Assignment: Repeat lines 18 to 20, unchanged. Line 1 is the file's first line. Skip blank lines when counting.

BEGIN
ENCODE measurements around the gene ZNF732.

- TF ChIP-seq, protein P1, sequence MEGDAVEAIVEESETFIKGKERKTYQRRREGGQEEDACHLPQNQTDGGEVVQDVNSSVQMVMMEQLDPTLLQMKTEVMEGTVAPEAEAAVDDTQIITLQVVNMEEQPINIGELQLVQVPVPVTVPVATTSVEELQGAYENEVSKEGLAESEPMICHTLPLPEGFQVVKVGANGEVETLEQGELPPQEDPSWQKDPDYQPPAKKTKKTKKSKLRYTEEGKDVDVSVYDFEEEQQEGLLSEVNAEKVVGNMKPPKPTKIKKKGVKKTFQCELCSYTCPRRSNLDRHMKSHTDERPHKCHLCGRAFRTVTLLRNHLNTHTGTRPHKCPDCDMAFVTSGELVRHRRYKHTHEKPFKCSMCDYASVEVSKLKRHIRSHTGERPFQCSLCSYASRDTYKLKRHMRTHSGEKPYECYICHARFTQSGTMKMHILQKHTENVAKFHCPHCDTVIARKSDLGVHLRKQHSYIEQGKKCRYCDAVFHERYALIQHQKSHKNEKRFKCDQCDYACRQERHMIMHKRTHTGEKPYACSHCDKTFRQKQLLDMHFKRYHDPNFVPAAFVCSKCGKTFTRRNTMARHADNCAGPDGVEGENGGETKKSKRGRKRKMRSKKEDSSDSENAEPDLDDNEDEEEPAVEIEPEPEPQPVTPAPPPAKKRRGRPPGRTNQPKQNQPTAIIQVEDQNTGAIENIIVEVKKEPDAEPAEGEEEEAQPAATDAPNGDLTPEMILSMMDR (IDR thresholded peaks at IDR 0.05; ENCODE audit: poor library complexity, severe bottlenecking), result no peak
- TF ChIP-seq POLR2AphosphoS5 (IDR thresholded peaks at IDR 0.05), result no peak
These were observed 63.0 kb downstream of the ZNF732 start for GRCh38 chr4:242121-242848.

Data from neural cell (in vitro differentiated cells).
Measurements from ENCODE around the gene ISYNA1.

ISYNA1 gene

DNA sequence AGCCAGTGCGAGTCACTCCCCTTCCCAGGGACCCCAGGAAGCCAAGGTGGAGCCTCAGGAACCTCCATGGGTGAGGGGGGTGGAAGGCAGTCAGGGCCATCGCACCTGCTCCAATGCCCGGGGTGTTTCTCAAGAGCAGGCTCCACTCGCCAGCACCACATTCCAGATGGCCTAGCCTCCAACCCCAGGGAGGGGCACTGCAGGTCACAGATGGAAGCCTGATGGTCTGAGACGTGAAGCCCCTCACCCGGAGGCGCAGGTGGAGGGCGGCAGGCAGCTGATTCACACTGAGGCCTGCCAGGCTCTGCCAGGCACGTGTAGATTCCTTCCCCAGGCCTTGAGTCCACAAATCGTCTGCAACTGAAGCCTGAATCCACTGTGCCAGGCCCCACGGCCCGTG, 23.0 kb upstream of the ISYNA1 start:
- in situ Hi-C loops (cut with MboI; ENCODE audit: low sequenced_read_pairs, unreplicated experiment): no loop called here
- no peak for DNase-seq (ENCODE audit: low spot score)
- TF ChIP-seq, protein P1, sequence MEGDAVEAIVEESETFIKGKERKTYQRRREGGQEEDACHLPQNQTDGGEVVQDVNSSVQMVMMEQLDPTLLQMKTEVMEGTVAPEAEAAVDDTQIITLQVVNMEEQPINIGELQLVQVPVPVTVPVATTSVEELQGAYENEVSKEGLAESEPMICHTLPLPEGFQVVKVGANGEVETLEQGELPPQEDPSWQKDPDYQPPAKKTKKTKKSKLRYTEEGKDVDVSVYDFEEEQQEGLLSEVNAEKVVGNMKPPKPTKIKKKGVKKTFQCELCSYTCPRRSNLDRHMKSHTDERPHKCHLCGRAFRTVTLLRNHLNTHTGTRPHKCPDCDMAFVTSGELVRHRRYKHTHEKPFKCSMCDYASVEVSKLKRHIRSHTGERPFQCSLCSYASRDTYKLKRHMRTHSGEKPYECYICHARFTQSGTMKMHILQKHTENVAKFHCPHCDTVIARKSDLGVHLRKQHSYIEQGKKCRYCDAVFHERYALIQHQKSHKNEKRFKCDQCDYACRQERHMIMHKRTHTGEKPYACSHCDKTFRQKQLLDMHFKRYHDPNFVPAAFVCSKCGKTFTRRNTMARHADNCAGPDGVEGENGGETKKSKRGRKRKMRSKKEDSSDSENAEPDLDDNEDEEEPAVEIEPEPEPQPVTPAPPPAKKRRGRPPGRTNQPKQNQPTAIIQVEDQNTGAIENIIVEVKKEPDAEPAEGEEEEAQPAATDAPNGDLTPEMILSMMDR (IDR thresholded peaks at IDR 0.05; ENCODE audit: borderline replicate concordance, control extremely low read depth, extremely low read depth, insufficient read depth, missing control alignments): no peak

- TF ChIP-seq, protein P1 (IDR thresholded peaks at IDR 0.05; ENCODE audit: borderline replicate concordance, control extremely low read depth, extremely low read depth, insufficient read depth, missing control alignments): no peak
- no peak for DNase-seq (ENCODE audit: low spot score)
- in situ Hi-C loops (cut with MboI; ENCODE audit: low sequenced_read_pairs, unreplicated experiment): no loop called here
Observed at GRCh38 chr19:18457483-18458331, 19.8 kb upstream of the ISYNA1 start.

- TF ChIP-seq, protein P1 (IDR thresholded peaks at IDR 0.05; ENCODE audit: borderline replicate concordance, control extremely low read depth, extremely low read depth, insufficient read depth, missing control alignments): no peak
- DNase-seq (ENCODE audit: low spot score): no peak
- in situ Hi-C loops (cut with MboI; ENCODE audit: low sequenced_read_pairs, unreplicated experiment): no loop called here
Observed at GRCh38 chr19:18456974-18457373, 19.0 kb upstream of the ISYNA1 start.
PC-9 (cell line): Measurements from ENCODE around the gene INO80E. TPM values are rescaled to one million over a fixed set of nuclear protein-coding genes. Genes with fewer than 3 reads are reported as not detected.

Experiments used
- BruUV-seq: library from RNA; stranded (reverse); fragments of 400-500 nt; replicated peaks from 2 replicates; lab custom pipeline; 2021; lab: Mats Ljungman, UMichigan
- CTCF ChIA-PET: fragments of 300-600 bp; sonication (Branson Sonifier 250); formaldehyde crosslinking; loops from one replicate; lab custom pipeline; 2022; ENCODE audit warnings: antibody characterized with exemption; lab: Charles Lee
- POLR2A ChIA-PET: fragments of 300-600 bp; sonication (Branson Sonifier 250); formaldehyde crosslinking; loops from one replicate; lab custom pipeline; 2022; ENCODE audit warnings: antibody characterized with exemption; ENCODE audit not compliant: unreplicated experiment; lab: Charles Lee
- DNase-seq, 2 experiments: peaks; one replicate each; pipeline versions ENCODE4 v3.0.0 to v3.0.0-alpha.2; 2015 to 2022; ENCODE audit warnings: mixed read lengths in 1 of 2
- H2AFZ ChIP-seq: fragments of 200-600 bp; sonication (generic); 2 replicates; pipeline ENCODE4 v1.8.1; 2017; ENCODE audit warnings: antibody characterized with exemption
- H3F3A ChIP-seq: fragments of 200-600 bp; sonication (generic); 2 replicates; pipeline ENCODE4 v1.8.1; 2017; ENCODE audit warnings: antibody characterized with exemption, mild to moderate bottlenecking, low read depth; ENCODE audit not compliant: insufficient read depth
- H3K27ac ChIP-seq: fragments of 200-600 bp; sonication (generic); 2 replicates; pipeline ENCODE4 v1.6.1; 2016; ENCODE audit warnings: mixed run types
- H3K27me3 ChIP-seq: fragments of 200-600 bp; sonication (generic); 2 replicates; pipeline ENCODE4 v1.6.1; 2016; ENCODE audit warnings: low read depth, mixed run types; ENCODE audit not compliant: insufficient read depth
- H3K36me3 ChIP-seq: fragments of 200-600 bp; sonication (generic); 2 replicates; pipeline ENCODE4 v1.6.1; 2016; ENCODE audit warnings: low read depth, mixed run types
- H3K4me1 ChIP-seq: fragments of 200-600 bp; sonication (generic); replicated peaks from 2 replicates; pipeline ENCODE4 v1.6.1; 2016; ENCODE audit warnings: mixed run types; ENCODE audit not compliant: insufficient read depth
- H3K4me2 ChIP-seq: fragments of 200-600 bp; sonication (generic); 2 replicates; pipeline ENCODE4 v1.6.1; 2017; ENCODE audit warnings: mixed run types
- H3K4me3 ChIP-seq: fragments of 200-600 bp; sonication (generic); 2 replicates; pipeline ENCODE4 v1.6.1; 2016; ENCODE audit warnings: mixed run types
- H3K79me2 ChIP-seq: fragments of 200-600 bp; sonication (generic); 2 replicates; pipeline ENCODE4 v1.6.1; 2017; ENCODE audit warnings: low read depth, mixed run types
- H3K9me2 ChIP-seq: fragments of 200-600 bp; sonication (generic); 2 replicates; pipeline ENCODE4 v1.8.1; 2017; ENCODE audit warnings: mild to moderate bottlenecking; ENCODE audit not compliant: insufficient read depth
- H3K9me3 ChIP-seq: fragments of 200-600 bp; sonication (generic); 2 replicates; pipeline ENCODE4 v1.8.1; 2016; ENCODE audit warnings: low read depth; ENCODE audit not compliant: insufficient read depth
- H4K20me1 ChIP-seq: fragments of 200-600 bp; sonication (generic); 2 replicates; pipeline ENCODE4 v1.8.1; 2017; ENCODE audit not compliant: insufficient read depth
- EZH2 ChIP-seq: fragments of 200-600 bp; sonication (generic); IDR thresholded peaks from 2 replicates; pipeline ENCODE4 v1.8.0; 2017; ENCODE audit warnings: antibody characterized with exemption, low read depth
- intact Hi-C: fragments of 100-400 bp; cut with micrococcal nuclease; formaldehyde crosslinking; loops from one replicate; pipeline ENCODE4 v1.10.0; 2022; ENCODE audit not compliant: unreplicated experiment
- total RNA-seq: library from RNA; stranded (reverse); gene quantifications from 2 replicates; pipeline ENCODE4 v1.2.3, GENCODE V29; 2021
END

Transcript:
- in situ Hi-C loops (cut with MboI; ENCODE audit: low sequenced_read_pairs, unreplicated experiment): no loop called here
Observed at GRCh38 chr19:18456974-18457373, 19.0 kb upstream of the ISYNA1 start.
PC-9 (cell line): Measurements from ENCODE around the gene INO80E. TPM values are rescaled to one million over a fixed set of nuclear protein-coding genes. Genes with fewer than 3 reads are reported as not detected.